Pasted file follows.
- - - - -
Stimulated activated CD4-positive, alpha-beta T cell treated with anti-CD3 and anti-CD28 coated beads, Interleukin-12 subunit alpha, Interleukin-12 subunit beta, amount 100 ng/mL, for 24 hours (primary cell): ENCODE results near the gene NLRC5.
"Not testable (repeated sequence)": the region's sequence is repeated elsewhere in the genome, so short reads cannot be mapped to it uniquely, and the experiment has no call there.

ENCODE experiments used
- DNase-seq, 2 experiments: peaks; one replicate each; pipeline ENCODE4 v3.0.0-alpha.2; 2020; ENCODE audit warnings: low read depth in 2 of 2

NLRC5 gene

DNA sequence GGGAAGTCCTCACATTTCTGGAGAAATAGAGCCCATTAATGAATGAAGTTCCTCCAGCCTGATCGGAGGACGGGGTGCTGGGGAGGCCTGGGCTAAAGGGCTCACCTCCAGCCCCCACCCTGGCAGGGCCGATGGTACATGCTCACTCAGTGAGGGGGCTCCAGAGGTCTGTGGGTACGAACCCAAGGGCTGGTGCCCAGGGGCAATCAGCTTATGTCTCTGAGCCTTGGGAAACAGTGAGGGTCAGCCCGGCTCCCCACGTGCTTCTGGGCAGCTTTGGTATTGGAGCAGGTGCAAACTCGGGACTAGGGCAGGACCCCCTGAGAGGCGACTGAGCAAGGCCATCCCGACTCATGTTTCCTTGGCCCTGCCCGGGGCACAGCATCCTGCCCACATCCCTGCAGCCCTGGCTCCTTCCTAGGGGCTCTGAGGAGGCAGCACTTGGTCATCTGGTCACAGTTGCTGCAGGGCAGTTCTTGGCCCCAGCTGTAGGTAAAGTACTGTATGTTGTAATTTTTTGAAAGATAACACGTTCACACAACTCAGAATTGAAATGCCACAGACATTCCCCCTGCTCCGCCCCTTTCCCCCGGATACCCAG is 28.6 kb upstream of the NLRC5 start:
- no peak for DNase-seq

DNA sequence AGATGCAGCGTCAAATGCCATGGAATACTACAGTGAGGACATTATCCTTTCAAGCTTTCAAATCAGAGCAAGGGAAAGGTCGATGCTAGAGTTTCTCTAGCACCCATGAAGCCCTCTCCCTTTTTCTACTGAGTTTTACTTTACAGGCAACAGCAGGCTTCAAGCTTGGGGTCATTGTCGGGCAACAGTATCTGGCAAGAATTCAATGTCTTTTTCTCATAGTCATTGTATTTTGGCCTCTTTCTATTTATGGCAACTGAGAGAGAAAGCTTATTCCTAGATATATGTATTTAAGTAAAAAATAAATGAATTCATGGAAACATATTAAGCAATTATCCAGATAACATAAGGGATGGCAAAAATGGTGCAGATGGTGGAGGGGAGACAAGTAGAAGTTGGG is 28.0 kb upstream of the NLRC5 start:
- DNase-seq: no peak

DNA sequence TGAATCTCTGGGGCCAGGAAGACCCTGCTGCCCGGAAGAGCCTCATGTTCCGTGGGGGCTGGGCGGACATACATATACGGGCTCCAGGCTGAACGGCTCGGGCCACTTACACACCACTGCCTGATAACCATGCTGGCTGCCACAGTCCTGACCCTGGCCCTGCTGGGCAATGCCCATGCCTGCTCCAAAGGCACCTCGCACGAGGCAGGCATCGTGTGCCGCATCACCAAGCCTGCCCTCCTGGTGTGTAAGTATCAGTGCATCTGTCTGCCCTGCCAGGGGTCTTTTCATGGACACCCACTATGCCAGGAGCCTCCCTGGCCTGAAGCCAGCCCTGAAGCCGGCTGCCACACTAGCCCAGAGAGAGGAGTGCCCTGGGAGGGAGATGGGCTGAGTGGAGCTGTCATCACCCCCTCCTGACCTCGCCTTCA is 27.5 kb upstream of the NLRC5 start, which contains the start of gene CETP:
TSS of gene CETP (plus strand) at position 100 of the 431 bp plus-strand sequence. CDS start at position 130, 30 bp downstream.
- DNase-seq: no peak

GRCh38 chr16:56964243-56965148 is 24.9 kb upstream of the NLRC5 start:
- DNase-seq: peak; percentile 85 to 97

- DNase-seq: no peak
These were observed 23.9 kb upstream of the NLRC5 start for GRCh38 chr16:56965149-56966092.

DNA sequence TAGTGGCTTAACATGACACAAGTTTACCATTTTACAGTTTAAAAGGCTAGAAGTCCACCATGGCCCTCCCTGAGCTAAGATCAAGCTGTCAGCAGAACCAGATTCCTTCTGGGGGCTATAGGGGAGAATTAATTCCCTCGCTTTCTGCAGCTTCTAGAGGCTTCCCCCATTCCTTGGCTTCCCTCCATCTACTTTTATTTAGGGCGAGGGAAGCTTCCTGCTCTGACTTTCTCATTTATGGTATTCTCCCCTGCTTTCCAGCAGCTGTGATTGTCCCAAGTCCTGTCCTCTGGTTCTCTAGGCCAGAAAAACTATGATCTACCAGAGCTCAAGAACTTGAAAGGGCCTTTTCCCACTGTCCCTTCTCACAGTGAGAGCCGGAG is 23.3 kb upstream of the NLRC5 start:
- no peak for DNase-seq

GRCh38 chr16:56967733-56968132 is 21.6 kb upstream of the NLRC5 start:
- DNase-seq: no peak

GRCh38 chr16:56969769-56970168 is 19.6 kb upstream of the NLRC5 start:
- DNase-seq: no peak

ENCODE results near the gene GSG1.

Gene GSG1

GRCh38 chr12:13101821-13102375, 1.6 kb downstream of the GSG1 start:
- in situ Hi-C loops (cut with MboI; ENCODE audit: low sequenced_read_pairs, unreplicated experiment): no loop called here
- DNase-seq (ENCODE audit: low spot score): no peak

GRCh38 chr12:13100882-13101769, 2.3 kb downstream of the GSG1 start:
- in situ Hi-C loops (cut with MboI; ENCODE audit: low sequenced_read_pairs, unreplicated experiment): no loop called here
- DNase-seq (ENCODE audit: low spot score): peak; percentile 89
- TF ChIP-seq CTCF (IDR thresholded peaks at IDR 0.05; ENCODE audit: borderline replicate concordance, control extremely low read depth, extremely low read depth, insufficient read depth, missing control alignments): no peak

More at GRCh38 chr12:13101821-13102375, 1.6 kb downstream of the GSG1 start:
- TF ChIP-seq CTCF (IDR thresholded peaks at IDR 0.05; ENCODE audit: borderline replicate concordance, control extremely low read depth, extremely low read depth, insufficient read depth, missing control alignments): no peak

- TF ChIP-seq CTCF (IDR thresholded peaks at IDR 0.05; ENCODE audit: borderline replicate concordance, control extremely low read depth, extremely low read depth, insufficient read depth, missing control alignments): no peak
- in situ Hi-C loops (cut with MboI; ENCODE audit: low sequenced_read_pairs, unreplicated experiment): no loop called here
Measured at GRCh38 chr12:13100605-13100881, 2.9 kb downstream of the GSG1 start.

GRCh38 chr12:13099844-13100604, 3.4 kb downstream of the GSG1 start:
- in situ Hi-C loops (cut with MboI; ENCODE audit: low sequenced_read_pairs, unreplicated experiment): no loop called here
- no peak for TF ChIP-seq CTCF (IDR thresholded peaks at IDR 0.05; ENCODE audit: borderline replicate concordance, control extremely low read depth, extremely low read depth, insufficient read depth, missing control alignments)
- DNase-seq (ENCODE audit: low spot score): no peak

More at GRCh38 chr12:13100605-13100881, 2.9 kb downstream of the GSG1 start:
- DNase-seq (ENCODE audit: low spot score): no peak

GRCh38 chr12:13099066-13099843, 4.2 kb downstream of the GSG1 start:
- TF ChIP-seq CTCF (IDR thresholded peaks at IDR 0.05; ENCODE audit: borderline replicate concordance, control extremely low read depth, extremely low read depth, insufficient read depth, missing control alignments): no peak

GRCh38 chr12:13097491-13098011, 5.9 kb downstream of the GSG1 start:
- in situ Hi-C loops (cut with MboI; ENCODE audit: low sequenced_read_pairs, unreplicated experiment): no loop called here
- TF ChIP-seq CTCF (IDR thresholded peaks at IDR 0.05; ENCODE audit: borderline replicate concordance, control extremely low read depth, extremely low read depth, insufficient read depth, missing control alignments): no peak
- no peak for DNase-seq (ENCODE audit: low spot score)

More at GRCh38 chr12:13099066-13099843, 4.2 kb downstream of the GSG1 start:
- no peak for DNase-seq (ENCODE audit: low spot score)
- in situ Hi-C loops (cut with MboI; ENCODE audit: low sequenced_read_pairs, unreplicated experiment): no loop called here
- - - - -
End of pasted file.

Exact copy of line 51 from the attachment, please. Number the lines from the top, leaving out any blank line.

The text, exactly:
- in situ Hi-C loops (cut with MboI; ENCODE audit: low sequenced_read_pairs, unreplicated experiment): no loop called here